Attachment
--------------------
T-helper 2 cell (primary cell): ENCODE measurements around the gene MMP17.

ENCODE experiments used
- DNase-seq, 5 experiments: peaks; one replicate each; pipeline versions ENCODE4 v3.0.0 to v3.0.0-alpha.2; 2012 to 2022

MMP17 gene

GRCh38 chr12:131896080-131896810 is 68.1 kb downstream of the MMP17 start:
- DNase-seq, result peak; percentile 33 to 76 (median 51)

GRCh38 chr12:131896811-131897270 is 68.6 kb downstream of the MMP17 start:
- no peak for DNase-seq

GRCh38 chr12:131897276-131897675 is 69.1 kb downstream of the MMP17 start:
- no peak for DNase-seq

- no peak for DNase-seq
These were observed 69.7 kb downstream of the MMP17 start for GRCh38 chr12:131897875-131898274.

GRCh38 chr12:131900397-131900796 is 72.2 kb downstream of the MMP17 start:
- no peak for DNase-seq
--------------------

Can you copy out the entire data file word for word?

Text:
T-helper 2 cell (primary cell): ENCODE measurements around the gene MMP17.

ENCODE experiments used
- DNase-seq, 5 experiments: peaks; one replicate each; pipeline versions ENCODE4 v3.0.0 to v3.0.0-alpha.2; 2012 to 2022

MMP17 gene

GRCh38 chr12:131896080-131896810 is 68.1 kb downstream of the MMP17 start:
- DNase-seq, result peak; percentile 33 to 76 (median 51)

GRCh38 chr12:131896811-131897270 is 68.6 kb downstream of the MMP17 start:
- no peak for DNase-seq

GRCh38 chr12:131897276-131897675 is 69.1 kb downstream of the MMP17 start:
- no peak for DNase-seq

- no peak for DNase-seq
These were observed 69.7 kb downstream of the MMP17 start for GRCh38 chr12:131897875-131898274.

GRCh38 chr12:131900397-131900796 is 72.2 kb downstream of the MMP17 start:
- no peak for DNase-seq